Andrew Booth
Andrew Booth

Doctors and other medical staff should just be honest. 

My mother died of breast cancer in 1999 which spread to her bones and organs. She underwent radiotherapy and drugs but got weaker and weaker until she faded away and died. However, the doctors kept saying "Don't give up hope", "Her hair will start to grow back in 7 or 8 months", "There are another couple of treatments we'll use after this if this doesn't work" etc. Then, once my mother had become so weak and wasted she couldn't even walk .....she died! 

That was a complete shock! The doctors and nurses had always given the impression my mother would still be around in the months to come and kept telling us not to give up hope. But then they said "What did you expect? She had terminal cancer!" We've also met other people with similar experiences. We've all agreed how upset and angry we are with the doctors and how we'll never trust them.   

If someone is dying of a terminal disease then everyone involved should be told the truth so they can prepare. No one can argue with the truth. To argue that some people can't cope with hearing the truth is ridiculous. It puts doctors in the position of deciding who they think can cope and who can't and must therefore be given the wrong impression. No one can be blamed for telling the truth. To do otherwise is not only unnecessary - it is particularly cruel and leaves many people angry and distressed!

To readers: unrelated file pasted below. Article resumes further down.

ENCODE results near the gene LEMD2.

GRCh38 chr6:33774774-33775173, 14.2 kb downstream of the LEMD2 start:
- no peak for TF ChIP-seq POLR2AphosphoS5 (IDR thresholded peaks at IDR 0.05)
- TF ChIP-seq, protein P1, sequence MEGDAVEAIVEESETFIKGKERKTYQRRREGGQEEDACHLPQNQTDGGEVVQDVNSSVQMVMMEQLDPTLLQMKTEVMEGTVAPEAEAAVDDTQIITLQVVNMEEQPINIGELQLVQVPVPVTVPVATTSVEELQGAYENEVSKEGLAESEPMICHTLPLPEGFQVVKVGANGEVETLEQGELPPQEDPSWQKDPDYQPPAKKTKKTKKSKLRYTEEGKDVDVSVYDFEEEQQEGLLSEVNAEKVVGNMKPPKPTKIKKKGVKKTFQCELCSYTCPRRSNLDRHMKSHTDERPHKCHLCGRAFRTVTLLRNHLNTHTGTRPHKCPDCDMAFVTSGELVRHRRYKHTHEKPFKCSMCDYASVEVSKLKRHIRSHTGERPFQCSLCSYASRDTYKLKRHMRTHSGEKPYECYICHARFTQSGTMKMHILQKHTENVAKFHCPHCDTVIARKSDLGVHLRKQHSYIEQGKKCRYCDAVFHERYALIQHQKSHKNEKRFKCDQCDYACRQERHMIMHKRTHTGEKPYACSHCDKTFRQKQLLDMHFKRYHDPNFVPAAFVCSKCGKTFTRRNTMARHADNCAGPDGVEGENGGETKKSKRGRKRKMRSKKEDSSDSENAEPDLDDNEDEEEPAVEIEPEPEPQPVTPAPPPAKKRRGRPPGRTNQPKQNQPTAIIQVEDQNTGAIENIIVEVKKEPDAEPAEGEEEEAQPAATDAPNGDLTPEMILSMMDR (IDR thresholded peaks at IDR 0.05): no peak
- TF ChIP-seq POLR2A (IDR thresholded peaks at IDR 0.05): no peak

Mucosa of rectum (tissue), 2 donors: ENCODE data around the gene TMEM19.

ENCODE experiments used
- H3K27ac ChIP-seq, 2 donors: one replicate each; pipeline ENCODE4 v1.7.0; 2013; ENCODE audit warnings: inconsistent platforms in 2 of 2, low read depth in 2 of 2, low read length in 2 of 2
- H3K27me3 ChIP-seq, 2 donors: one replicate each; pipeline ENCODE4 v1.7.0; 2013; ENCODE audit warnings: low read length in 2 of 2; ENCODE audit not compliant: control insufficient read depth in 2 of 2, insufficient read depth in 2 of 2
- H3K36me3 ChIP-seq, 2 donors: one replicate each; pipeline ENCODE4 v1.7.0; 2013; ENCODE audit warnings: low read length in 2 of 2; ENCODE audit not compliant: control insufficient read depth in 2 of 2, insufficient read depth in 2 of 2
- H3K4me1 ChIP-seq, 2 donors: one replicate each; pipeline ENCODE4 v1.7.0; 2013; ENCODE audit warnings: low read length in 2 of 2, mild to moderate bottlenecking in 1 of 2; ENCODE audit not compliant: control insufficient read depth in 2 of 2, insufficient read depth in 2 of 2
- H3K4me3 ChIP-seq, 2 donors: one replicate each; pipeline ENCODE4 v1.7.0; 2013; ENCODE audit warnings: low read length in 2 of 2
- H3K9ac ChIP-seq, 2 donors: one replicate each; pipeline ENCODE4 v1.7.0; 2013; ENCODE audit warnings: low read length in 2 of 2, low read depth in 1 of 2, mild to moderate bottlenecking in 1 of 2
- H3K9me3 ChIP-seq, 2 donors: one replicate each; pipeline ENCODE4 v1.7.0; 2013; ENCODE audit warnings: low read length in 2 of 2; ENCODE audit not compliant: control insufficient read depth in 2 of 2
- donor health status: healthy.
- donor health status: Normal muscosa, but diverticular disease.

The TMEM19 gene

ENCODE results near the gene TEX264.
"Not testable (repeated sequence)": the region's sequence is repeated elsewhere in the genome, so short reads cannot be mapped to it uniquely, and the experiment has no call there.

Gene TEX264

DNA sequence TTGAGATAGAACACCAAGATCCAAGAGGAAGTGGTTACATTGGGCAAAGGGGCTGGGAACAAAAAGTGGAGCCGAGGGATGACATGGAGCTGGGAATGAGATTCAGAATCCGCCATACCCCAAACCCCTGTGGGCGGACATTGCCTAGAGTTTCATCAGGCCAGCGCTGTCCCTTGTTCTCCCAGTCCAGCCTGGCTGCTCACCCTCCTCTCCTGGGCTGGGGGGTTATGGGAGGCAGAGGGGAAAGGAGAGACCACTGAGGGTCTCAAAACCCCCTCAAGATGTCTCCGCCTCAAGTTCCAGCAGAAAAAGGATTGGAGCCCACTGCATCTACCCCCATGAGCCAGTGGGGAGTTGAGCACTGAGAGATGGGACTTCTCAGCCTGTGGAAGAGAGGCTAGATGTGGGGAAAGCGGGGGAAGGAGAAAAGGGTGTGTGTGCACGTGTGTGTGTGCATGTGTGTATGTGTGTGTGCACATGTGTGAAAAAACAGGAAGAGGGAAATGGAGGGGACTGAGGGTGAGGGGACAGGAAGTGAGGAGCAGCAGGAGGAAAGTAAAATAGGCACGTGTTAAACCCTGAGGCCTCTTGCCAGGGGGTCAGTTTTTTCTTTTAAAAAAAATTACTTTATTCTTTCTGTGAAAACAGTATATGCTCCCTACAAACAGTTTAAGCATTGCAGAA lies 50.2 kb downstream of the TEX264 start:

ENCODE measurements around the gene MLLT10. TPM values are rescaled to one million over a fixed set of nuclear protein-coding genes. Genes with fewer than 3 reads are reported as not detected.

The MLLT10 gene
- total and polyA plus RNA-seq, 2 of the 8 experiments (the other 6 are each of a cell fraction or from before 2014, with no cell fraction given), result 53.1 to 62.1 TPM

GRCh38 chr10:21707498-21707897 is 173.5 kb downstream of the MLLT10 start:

Ali Bukhari
Ali Bukhari

@Andrew Booth So Sorry over the loss Andrew! I does agree that truth should be revealed. I from the above details resulted that doctors have faith in fighting for disease, that patient should not lose hope, emotionally and mentally to let the medicine work effectively. But even if they thinks it right, they should at least reveals the news to the family member and let them decide whether they should reveal or conceal further. Even some times telling the truth makes patient more brave that 'No this I won't let happen" 

Anyway I favour the Truth!

Kheun Tan
Kheun Tan

@Andrew Booth IMHO, without telling the truth to the patient and the family, it is like robbing away their chance of fulfilling the last wishes of the patient. Since everyone is thinking that there is always a tomorrow, they will not cherish the last minute and doing things for the patient so that the patient can pass on peacefully. 

Richard D.
Richard D.

@Andrew Booth If the doctors know for sure that it's terminal then I agree. However, hope has a way of increasing one's chances of surviving. I think it's worth implying that the chance of survival is a bit better than it is if the implication itself increases the chance.

Cathy Newman
Cathy Newman

@Andrew Booth  

Andrew, thank you for sharing your story.  It is not an uncommon experience, I suspect.  It would be good to hear from others about their experiences

both positive and negative.